Taking on the big players
Wellsley said that the global alliance allows BMO Harris to go head-to-head with larger commercial card issuers such as JPMorgan Chase, Citibank and American Express.
“To compete in the commercial card business, you’ve got to be willing to invest in the infrastructure, and we’ve been fortunate enough to have a deeply committed management team,” he said. “We’re starting to measure up on a global basis, and we’re getting attention in the market now because of that investment.”
Its link to the US market through Harris gave it an early start in commercial cards, said Wellsley, adding that BMO Harris is currently in negotiations with another dozen large banks around the world.
“The strategy is, we have customers that are multinational, and we have a proprietary data system that gives our clients a worldwide view of their card-based spending,” he said. “If we can build out that network and maintain the integrity of the data through correspondent bank relationships, we feel like we really have something to offer.”
Wellsley said that BMO Harris’ approach is not unlike that of American Express, which has created a closed-loop data network that allows business card clients to track spending across the globe. “We’re not that far apart in terms of the general idea,” he said. “We’re tying in best-of-class correspondent banks so that we can use those banks to build out from the network.”
Moving beyond North America
The company wants to establish partnerships across Europe, Asia and Latin America, Wellsley said, adding that Europe would be the first market targeted. “The European market, then Asia, are both great opportunities for commercial cards,” he said. “We’ve focused on European markets but we are seeing Asia as a huge market, and whoever gets in there is way ahead of the game.”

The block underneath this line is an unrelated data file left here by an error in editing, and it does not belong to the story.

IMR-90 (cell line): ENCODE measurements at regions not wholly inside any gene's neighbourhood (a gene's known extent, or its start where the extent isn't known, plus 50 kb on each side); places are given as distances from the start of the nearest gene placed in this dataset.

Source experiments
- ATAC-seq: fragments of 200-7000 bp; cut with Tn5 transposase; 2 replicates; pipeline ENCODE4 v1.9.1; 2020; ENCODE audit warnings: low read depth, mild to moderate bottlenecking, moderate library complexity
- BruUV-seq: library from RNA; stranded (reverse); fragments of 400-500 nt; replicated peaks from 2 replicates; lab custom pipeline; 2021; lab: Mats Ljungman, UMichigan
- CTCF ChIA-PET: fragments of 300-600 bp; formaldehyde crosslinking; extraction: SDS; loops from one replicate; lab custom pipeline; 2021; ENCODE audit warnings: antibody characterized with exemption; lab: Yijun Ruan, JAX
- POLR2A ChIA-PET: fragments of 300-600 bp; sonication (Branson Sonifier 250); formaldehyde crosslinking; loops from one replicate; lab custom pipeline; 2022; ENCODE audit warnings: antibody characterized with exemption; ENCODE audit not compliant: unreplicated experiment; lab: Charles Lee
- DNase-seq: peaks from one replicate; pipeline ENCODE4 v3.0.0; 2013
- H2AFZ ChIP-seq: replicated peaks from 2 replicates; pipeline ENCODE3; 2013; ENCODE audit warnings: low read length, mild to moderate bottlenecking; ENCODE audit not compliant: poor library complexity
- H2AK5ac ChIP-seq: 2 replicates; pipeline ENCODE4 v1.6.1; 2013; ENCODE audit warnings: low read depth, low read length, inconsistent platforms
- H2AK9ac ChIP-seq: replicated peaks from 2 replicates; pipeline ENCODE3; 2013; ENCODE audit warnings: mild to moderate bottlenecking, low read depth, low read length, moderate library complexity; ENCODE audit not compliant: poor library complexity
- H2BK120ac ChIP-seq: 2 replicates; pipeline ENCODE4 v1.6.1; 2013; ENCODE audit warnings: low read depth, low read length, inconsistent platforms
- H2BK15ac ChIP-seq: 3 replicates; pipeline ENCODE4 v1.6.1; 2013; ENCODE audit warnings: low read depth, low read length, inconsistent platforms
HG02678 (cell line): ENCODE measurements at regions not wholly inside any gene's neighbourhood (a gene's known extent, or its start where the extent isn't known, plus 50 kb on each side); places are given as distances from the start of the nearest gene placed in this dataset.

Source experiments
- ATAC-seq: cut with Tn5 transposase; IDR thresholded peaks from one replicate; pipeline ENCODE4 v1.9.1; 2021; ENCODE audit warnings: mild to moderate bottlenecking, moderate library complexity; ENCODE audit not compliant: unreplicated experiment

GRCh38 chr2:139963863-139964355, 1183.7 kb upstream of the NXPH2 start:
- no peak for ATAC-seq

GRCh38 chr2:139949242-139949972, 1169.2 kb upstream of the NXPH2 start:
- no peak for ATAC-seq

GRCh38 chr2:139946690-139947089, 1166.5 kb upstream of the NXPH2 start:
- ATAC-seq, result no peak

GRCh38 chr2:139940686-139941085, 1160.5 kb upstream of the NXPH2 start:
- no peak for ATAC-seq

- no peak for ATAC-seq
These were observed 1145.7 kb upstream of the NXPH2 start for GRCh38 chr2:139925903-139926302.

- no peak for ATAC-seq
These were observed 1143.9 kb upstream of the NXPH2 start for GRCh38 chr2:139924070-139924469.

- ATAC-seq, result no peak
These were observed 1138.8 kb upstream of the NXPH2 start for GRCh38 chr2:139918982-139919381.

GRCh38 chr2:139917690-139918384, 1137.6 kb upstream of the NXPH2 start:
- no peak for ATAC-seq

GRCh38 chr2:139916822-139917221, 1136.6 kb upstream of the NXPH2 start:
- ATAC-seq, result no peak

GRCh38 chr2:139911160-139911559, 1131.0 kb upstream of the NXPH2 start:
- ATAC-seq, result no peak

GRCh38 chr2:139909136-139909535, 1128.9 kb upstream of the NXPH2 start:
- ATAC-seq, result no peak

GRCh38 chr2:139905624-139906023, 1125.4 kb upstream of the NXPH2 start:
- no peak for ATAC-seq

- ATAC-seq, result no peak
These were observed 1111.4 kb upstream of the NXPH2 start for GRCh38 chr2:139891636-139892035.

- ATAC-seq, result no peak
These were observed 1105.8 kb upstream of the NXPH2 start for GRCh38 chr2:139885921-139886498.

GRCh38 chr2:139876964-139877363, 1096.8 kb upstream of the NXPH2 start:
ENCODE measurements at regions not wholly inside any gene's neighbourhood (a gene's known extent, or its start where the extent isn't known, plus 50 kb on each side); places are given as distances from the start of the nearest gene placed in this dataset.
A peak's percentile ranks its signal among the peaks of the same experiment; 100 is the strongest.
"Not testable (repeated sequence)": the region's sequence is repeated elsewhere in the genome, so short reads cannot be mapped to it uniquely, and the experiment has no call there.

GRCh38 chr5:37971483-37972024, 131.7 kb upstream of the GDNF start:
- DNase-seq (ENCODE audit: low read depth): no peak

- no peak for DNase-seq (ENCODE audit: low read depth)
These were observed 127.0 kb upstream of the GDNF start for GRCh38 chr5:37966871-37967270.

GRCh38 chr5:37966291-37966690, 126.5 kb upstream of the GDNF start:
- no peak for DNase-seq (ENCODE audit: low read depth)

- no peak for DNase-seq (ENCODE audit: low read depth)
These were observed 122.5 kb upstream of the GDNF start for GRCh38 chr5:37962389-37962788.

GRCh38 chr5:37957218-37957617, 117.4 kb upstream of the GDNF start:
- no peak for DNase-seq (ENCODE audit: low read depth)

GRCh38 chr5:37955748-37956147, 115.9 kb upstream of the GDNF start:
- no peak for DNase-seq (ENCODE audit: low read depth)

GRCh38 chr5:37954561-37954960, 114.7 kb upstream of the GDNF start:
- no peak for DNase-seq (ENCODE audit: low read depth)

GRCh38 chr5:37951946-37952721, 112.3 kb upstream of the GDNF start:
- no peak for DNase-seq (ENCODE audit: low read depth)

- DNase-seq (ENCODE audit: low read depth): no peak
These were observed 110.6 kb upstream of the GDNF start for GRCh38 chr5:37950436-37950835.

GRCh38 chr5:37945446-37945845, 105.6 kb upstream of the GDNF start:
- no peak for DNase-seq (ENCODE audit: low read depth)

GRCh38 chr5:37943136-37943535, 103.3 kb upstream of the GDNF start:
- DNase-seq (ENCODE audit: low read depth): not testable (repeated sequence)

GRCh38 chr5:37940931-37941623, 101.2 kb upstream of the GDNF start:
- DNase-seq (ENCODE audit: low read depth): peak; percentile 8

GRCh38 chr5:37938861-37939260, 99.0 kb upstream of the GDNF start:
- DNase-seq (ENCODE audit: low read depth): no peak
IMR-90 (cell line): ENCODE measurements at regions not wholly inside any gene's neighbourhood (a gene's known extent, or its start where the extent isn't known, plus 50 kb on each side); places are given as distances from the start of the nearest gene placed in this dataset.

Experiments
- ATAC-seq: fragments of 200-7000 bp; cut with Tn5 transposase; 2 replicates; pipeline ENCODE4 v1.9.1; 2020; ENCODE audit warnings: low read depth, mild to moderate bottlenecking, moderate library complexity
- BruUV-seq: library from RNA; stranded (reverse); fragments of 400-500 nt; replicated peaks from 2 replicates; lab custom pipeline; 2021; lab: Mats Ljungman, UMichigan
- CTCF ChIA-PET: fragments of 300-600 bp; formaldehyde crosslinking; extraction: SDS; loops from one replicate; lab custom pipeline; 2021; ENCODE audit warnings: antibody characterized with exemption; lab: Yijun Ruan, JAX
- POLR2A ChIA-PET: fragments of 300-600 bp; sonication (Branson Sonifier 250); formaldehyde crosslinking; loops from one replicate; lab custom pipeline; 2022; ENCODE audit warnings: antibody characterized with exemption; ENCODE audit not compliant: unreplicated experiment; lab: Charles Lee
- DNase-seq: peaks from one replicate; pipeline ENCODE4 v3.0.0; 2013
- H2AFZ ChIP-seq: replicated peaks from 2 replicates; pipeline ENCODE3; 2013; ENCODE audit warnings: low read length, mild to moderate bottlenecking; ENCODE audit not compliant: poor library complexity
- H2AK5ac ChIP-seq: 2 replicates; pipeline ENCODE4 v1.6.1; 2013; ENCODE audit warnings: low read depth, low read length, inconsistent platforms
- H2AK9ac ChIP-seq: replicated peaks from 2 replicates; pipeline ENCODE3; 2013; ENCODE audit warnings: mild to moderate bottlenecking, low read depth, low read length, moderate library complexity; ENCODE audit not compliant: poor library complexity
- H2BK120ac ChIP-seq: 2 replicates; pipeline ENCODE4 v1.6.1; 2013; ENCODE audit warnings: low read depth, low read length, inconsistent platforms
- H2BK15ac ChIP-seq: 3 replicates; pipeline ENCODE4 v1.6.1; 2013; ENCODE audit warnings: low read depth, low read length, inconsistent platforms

Wellsley said that another goal for BMO Harris is to broaden use of its procurement cards beyond purchases for things such as office supplies and into markets such as travel and entertainment and fleet services.
“There are many clients out there who really need a card product that can blend procurement with travel and entertainment [T&E],” he said. “Professional firms and much of government needs solutions that can blend T&E with purchasing.”
While BMO Harris has largely targeted larger corporate clients on the commercial card side, Wellsley said that the middle market has the greatest potential for growth. “Midsize, and even smaller companies, those ten-plus card companies, are really emerging as the next global story,” he said. “We’re going to divide the market by 12 to 14 industry segments, and then divide that by T&E versus procurement. We see tremendous opportunities in that process.”
Wellsley said that commercial card success ultimately comes down to how good the data is, and the level of functionality offered by the issuer. “We’re the new kids on the block, but we are building this alliance so that we can demonstrate to all those potential clients out there that we have what it takes,” he said.